WASHINGTON - Senate Finance Committee Chairman Charles E. Grassley said Monday that he hopes to move legislation this spring to encourage Americans to save more for retirement, but he cautioned that it will be an uphill battle.

"There's a possibility it can be part of the … tax bill" being pushed by President Bush to reduce individual income tax rates, the Iowa Republican said in a speech to the U.S. Chamber of Commerce.

He went on to say, "I have some doubt it can be done" if Congress reduces the tax cut package from $1.6 trillion, which the White House has requested, to the $1.2 trillion that the Senate recently approved in its budget resolution. The retirement provision is not part of the Bush proposal.

Regardless, Sen. Grassley said, he will insert his own retirement savings plan, which he introduced in early April, when his panel votes on the President's tax package. He announced that he hopes the committee will take up the bill May 9. "We'd like to have floor action completed" and the overall tax bill, which is centered on individual rate cuts, "sent to the President for his signature by the Memorial Day recess," he said.

The House is scheduled to vote Wednesday on a bill similar to Sen. Grassley's that would raise the limit on annual contributions to individual retirement accounts from $2,000 to $5,000 by 2004 and to 401(k) plans from $10,500 to $15,000 by 2006. It would also index these ceilings annually in $500 increments, starting in 2005 for IRAs and in 2007 for 401(k) plans.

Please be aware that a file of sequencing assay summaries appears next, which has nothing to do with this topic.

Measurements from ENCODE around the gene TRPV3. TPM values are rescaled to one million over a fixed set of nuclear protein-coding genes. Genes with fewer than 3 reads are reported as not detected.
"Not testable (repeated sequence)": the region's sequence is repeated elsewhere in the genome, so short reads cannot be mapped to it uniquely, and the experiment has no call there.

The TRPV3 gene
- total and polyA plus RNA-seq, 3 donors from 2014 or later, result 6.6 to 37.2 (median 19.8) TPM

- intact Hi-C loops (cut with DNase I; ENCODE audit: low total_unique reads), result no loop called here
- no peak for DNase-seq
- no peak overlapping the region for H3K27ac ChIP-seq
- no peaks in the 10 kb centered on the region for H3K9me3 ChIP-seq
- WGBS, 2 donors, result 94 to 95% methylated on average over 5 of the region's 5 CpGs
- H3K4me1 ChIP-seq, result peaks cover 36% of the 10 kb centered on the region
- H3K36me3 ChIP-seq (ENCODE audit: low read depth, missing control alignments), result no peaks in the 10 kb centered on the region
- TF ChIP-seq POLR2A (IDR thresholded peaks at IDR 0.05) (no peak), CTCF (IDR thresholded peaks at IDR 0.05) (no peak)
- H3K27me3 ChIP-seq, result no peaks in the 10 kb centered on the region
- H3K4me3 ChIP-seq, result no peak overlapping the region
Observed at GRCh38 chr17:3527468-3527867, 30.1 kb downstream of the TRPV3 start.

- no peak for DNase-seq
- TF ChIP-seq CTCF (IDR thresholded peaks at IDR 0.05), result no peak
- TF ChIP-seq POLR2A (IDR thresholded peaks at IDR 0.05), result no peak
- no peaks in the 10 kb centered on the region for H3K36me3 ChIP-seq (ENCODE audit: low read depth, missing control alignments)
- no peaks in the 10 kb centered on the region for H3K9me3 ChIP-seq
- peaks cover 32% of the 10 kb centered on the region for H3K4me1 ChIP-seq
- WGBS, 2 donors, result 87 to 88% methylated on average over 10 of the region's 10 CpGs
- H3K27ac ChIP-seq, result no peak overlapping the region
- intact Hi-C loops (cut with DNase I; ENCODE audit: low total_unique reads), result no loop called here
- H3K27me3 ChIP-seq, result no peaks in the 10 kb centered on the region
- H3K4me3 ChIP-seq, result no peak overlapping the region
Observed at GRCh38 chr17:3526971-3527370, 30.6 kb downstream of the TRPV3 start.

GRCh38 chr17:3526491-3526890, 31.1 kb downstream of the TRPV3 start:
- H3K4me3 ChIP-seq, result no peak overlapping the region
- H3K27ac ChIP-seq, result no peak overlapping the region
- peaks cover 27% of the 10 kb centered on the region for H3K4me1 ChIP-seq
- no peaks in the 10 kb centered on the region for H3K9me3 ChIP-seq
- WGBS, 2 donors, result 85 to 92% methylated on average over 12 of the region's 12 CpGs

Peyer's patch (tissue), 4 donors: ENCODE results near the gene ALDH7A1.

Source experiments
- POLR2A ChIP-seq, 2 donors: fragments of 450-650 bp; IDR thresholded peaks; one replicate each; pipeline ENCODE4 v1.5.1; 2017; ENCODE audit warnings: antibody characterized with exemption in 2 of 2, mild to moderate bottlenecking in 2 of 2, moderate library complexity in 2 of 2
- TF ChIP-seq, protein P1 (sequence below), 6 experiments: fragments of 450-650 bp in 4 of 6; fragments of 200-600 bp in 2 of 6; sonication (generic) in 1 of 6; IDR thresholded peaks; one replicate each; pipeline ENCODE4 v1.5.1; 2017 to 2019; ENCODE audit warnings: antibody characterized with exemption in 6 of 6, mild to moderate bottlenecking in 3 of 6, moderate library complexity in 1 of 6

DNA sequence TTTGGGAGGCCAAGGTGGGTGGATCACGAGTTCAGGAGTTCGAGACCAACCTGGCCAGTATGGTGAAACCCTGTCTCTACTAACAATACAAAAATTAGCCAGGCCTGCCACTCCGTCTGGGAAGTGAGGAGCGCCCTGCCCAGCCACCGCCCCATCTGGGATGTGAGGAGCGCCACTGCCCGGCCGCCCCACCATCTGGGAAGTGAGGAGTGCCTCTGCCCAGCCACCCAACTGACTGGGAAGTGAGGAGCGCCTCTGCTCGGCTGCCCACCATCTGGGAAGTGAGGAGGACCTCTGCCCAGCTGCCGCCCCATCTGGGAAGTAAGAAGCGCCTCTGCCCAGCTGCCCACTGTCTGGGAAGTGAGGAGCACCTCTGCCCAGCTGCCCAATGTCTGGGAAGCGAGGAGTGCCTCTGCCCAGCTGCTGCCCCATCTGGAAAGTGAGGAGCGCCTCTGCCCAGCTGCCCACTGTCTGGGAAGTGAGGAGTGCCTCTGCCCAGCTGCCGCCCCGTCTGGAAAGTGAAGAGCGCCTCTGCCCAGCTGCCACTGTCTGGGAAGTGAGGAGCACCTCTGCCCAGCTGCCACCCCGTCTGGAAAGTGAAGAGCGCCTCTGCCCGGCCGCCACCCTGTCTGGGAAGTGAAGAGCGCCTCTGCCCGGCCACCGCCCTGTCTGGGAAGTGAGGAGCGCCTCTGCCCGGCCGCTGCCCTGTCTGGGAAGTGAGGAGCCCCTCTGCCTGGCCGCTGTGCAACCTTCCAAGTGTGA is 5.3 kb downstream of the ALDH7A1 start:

Separately, Sen. Grassley told reporters that repealing the estate tax, which President Bush has urged and the banking industry strongly backs, could be negotiated out of the overall tax cut package.

"You have to think of every provision being negotiable," Sen. Grassley said, specifically citing the President's recommended estate tax repeal and the so-called marriage penalty, as well as an increase in child tax credits. "The more you move down from the $1.6 trillion, the more that will be the case," he said.

If complete repeal of the estate tax is not achieved in the Bush package, Sen. Grassley said, he will recommend a separate bill to axe it.

Sen. Grassley also indicated that if legislation he sponsored to overhaul the nation's bankruptcy law remains stalled in a political dispute over how to reconcile the House and Senate versions of the bill, he might attach the measure to a spending bill that moves through his committee.

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